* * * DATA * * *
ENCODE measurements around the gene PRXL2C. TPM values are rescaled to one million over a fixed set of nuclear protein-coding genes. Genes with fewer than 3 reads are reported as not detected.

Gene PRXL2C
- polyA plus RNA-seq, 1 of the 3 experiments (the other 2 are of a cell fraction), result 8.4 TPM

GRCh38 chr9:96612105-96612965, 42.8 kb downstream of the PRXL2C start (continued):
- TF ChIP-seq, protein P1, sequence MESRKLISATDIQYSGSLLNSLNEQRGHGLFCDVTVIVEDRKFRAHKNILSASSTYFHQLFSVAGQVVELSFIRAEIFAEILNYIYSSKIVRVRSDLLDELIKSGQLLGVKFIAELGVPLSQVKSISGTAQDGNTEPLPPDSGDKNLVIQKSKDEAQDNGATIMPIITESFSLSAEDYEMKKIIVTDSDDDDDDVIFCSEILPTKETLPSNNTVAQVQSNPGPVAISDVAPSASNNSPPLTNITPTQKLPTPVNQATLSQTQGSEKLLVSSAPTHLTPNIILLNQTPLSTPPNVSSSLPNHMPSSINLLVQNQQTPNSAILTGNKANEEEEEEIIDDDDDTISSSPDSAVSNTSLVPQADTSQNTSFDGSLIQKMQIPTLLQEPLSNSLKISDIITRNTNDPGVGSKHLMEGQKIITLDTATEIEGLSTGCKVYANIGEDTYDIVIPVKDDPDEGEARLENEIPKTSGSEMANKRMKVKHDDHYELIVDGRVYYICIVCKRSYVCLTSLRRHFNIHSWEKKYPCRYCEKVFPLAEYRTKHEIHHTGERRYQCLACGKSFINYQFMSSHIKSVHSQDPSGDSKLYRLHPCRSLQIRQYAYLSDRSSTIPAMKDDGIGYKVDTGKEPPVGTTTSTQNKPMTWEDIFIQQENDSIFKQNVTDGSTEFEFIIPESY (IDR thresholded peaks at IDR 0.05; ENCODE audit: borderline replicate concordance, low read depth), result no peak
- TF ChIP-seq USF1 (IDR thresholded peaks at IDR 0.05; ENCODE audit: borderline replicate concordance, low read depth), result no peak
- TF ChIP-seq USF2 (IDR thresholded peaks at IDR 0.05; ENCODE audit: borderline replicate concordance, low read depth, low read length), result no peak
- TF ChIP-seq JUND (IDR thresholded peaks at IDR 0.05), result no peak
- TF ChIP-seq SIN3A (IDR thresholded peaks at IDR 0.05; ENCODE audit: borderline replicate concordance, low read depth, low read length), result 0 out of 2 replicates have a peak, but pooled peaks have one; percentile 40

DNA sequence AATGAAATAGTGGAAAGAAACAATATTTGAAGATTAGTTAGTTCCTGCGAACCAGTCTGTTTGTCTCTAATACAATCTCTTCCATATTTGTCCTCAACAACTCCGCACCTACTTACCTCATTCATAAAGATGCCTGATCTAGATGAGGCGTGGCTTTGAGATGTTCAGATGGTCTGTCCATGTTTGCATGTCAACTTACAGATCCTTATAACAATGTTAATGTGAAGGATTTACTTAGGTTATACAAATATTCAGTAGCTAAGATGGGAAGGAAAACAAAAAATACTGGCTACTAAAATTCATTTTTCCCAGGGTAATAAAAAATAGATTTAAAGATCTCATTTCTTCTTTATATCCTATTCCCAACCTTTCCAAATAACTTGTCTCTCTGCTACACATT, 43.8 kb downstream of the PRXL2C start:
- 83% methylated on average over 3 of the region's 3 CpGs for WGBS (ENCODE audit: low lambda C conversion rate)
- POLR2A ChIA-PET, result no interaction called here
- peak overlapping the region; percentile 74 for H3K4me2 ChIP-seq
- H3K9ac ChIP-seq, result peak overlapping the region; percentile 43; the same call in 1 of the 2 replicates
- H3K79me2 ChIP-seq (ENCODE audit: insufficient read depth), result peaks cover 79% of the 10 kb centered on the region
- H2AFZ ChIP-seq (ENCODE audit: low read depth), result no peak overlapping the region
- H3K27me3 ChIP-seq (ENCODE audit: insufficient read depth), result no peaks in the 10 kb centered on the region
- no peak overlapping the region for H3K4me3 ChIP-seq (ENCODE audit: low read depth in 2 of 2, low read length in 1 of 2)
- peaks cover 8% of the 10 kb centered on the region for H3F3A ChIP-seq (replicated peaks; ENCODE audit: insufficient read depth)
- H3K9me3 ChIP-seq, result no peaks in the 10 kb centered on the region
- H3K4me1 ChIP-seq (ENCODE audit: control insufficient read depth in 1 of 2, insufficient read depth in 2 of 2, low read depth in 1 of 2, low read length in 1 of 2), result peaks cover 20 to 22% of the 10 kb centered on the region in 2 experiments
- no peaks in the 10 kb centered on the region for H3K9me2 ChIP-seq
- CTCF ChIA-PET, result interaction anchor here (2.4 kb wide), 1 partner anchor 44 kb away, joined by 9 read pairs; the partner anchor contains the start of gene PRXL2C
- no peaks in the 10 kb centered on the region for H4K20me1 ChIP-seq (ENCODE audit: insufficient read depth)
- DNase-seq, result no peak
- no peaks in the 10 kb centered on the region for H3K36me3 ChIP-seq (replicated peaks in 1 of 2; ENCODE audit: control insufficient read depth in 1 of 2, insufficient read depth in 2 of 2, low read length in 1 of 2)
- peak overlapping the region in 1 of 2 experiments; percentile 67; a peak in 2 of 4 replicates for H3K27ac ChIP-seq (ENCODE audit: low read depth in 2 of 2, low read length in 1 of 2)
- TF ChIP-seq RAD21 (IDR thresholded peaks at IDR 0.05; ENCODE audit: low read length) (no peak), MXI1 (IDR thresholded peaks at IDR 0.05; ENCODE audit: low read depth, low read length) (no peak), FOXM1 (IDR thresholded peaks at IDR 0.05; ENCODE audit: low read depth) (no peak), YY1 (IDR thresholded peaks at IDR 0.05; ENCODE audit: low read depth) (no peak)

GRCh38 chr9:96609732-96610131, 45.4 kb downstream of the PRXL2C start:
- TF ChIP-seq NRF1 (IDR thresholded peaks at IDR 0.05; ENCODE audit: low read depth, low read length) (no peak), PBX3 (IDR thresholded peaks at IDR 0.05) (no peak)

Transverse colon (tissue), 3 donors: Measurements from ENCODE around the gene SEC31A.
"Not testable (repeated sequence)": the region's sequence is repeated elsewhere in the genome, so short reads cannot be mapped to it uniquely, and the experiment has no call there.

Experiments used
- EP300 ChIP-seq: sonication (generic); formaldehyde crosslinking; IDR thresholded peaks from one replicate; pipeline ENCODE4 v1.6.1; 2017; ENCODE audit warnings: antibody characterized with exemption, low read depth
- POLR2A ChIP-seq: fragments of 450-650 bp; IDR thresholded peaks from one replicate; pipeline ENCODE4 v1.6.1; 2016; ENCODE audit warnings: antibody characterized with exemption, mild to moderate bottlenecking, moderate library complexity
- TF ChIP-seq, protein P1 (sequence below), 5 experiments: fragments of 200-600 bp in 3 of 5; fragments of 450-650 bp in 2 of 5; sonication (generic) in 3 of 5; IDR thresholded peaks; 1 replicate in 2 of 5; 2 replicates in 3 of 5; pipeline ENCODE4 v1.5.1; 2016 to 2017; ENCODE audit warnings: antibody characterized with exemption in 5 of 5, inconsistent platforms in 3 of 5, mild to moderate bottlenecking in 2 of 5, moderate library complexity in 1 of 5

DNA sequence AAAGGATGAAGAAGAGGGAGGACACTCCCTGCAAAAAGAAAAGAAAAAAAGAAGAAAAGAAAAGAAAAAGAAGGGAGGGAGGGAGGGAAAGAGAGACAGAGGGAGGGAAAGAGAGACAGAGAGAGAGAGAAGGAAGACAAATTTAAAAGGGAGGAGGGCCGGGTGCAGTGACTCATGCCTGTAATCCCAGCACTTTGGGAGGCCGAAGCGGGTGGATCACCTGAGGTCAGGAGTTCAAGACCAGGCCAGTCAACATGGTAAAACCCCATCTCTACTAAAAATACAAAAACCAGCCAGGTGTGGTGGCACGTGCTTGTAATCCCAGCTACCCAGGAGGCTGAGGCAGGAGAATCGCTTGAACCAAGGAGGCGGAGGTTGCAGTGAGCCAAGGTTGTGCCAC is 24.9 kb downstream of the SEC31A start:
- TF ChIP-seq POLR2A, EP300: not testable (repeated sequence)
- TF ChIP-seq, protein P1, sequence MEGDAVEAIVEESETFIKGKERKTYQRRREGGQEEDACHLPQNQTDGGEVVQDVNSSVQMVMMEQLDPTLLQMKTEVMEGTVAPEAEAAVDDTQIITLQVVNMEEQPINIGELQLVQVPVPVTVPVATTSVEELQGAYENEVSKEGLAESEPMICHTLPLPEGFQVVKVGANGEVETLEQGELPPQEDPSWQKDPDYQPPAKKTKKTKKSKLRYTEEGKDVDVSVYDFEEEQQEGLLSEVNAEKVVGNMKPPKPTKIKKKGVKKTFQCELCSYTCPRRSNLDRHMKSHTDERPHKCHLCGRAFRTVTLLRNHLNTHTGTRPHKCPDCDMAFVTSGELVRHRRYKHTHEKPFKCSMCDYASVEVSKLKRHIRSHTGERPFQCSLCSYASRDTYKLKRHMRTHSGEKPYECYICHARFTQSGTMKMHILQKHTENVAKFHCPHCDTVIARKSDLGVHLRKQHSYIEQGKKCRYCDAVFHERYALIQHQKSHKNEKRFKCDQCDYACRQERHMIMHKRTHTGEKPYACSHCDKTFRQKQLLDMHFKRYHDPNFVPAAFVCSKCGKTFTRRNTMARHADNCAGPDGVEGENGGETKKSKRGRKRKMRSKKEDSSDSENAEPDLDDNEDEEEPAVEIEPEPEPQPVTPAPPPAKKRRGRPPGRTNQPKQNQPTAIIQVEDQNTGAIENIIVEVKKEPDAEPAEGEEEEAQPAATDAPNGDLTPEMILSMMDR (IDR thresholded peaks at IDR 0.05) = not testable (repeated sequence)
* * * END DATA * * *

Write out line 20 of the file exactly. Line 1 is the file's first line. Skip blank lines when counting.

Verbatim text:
- H3K9me3 ChIP-seq, result no peaks in the 10 kb centered on the region